Starting on 7 December 2014, the Francis Bacon and the Heritage of the Past exhibition is opening at the General Staff Building to celebrate the 250th anniversary of the Hermitage. This exhibition is part of the 2014 UK-Russia Year of Culture and was prepared by the State Hermitage in collaboration with the Sainsbury Centre for Visual Arts of the University of East Anglia, Norwich.
The exposition includes thirteen paintings by Francis Bacon from the collection of the Sainsbury Centre for Visual Arts. They all come from the collection of Lisa and Robert Sainsbury, the painter’s first and most generous patrons who gave him substantial moral and financial support during his hardest years. Most of these paintings were produced in the 1950s — early 1960s and form the basis of the collection to which other works by the artist were added later. The exhibition also includes paintings from the Tate Gallery, London; the Aberdeen Art Gallery, Yale Center for British Art in New Haven, USA; the Hugh Lane Gallery in Dublin, as well as from private collections. Thus, Lord Douro’s collection provided Velazquez’s Portrait of Pope Innocent X which is a version of the painting from the Doria Pamphilj Gallery. The image of the Pope created by the great Spanish painter served as inspiration for many of Bacon’s paintings.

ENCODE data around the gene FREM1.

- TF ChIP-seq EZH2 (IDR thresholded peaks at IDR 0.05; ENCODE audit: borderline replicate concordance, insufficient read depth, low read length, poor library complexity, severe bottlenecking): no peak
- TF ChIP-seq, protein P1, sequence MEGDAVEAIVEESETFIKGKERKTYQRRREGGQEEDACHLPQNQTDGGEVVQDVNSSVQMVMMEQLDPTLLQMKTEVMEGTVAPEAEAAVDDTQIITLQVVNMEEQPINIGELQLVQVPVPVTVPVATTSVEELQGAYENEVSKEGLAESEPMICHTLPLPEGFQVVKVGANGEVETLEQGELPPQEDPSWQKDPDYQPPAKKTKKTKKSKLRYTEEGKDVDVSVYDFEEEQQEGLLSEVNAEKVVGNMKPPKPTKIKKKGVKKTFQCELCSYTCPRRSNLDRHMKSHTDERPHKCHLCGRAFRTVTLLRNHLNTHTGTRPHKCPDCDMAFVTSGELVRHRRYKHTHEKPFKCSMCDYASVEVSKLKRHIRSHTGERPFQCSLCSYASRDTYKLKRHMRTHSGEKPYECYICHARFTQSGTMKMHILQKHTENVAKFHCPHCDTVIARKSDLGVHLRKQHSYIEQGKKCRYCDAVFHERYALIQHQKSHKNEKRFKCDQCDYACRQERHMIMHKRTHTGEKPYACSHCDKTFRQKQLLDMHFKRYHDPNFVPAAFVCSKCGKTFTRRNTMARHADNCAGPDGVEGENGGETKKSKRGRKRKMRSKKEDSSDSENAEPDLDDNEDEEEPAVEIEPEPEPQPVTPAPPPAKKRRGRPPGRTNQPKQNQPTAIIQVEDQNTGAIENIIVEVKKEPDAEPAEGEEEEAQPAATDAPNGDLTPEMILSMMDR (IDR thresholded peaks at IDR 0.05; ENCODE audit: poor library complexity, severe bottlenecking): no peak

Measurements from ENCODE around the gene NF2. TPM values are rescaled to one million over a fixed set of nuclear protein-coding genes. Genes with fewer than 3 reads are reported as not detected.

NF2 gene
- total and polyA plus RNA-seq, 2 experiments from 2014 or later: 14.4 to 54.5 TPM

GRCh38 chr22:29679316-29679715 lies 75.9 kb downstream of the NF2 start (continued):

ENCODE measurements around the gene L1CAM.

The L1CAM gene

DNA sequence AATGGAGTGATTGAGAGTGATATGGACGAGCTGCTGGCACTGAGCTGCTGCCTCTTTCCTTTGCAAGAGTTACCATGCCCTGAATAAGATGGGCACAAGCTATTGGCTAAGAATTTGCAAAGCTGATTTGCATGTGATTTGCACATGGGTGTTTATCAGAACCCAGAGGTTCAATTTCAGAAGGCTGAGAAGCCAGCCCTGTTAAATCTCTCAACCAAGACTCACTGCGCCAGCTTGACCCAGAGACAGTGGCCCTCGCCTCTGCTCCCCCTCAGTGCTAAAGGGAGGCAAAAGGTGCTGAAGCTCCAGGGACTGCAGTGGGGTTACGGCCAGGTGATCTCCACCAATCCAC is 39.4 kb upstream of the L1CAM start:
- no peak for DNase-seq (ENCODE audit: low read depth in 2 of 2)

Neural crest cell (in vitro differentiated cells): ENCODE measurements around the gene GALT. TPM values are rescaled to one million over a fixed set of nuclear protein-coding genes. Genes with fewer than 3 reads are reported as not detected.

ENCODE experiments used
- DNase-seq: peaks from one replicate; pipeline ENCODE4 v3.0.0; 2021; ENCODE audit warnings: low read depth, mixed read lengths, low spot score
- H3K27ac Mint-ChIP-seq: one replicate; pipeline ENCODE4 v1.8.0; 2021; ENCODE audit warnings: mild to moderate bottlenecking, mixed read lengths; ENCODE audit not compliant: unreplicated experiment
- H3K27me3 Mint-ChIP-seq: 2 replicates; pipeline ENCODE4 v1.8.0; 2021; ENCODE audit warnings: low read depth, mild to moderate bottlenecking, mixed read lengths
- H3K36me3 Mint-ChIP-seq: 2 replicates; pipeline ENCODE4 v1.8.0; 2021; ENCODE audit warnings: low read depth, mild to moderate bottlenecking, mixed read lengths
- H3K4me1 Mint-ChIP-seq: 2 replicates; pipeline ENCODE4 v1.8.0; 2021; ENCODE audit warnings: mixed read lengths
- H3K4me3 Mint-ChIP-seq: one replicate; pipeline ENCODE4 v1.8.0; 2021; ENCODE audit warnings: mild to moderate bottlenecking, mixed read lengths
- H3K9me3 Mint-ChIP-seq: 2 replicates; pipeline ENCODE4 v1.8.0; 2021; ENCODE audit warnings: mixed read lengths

The exhibition is complemented by works of art from the collection of the State Hermitage, from ancient Egypt’s masterpieces and Greek and Roman plastic arts to paintings by Velazquez and Rembrandt, Matisse and Picasso, and sculptures by Michelangelo and Rodin. Francis Bacon, like many other artists, looks back at his predecessors, studies and uses the experience of the great masters of the past as well as his contemporaries. The materials that used to be preserved in his studio at 7 Reece Mews, South Kensington, London and that are now at the Hugh Lane Gallery in Dublin give us an opportunity to reflect on the artist’s world, get to know his creative method, identify the sources of certain images in his works, to which ancient, classic and contemporary art made such an important contribution.
The main purpose of the exhibition is to get people to think about art and creativity. Nothing facilitates reflection as much as comparison. This exhibition provides the ground for such reflection.
The British painter Francis Bacon (1909–1992) is one of the greatest artists of the 20th century. His works constitute some of the most important exhibits in contemporary art galleries throughout the world; private collectors invest fortunes into his paintings. Numerous exhibitions are dedicated to his art, which became the object of study by art historians, psychologists and philosophers. Like any other major cultural phenomenon, Bacon’s works don’t only reflect the artist’s complex inner world, but also represent the times and circumstances in which he lived and worked.